doesn’t mean that YOU shouldn’t get some in order to help you separate yourself from her constant efforts to manipulate you. Her dependence on you is not normal. That’s why you should enlist the help of a mental health professional. It will give you some insight in how to deal with her. If you try to “work with her” without that help, she will suck you in and you will never be free. DEAR ABBY: I have very nice neighbors who believe in leaving the wild and natural growth on their property. They have posted a sign that claims it to be a “certified natural habitat.” They never weed or cut anything back. At first, it was cared for, but now it has become an eyesore, and people who visit our house have made comments. I have tried to grow border plants to hide the mess, but nothing seems to help. I believe it affects the value of our home. My husband doesn’t want me to say anything for fear of hurting their feelings. They’re nice people, but we don’t live in a rural area where this might be more acceptable. Have you any suggestions? -- THORN IN OUR SIDE DEAR THORN: Yes. Who certified your neighbors’ yard as a “natural habitat”? The city? If so, call City Hall and find out if their yard still qualifies. What you have described may be a fire hazard, so some investigation may be in order. If there is a homeowners association in your neighborhood, it should also be contacted to ensure their house is in compliance with the codes, covenants and restrictions. If necessary, someone who is close to these neighbors should volunteer to “help” them with their yard. A natural landscape can be beautiful, but only if it’s properly maintained.


Help Wanted

Help Wanted


PT Personal Care Attendant to work with an active, outdoor-loving young boy in the central Carroll County area. 10 hrs/week during the school year and 15 hrs/week during vacations. Willingness to learn seizure management required. Send resume plus three letters of reference to Mary Ellen Cade, Northern Human Services, 87 Washington St., Conway, NH 0 3 8 1 8 , o r EOE Position requires valid driver’s license, proof of adequate auto insurance, and driver’s and criminal background checks. (036).

Front Desk Agent $10.50/hrRoom Attendant $10.25/hrBanquet Server $11.00/hr. Great benefits! Medical/ dental/ vision/ 401K- many options available! Employee meals provided on site! Must be flexible to work weekends and holidays. Apply at North Conway Grand Hotel, Rte 16 Settlers Green, North Conway or online at LOOKING for hard working reliable people to help clean vacation rentals in the Conway area. Call (207)890-4644.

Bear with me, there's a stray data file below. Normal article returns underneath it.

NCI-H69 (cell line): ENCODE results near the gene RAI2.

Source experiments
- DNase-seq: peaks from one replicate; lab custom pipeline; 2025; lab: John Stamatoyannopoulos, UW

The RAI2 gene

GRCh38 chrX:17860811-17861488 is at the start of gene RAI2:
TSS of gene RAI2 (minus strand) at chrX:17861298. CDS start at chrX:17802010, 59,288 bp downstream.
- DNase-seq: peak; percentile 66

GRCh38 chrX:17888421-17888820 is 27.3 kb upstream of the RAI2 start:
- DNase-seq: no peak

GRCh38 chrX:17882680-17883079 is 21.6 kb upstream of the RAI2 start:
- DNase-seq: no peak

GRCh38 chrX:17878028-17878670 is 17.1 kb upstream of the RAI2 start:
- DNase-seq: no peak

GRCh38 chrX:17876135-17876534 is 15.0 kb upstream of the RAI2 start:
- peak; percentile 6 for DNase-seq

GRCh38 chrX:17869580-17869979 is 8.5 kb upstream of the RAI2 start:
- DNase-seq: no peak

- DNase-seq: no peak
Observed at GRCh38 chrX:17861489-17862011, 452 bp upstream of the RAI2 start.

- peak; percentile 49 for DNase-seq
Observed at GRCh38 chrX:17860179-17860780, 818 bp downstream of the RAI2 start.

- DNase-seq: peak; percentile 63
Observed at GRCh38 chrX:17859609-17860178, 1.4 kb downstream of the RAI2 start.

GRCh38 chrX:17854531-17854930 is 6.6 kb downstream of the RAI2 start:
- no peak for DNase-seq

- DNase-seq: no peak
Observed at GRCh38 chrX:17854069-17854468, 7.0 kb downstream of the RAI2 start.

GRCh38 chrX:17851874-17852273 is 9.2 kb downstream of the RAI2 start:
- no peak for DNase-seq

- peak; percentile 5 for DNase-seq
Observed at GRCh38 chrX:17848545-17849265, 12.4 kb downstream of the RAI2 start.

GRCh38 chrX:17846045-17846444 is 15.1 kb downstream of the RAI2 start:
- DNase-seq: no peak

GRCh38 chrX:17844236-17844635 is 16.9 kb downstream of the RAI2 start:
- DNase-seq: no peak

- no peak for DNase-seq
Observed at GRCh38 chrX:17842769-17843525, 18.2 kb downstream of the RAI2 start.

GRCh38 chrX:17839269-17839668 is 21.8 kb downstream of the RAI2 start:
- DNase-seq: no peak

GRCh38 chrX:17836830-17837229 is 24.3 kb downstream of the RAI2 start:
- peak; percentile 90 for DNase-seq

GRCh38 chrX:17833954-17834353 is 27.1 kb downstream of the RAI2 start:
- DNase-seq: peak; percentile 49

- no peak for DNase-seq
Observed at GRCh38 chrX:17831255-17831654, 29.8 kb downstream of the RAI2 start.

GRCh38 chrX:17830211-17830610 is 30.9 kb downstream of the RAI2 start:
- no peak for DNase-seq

PRESIDENT & CEO Animal Rescue League of New Hampshire is seeking a full-time, collaborative leader with a passion for animal welfare to oversee its Bedford and Conway locations. Job posting and details for applying can be found at

THE White Mountain Hotel on West Side Rd. has an opening for an Experienced Part Time Line Cook, 3-5 years working a busy line, must be a Team player, guest oriented, take pride in their cooking and be creative. Apply in person or e-mail Joshua Farrington Executive Chef at ( Please no phone calls.

Child Care Provider

Full time or part time positions, competitive wages, good working conditions. Child Care Certificate and/ or Child Development Courses preferred but not required. Call Children Unlimited, Inc. at (603)447-6356.

by Gary Trudeau

Part Time positions available at Attitash Part time Ski & Snowboard Rental Tech to work weekends in the Rental shop. Must be 18 years or older, prior experience required. Base Lodge Grill Cook- 2 part time positions available. Requirements: Basic grill cooking skills, heavy lifting involved. Saturdays & Sundays 8am-3pm. Part Time cash room assistant 16-24 hrs per week. Saturday’s a must.

For Sale



WINCHESTER Model 1400 12 Ga. semi-auto shotgun $400. (603)447-2679.

CASH & Carry blow out sale! Chairs $5, sofas from $40 at the Glen Warehouse. 383-6665.



PAY $300 minimum for your junk car/ truck picked up. Also buying junk vehicles, light iron, heavy iron over the scales. We also buy copper, brass, wire, aluminum, batteries and much more. Call for scale (603)323-7363.

Vigas Gasification Wood Boilers Call today for information & to see a live demonstration! Alternative Heating of Mt. Washington Valley


WOOD stove: Waterford; model Erin. Glass view, used very little $795/obo. (207)928-3838. WOODSTOVE Vermont Castings Aspen. Lightly used in seasonal cottage, Freedom. $395. Call Dave (508)845-6658. WOODSTOVE Vermont Castings Intrepid II (black) stove pipe and screen, very good condition, $575 (603)447-5014. X-COUNTRY Skis; New Jarvinen skate 46 205cm- $100. Sanse BC 195cm w/ bindings$130. Norvege poles $15. (603)447-2679.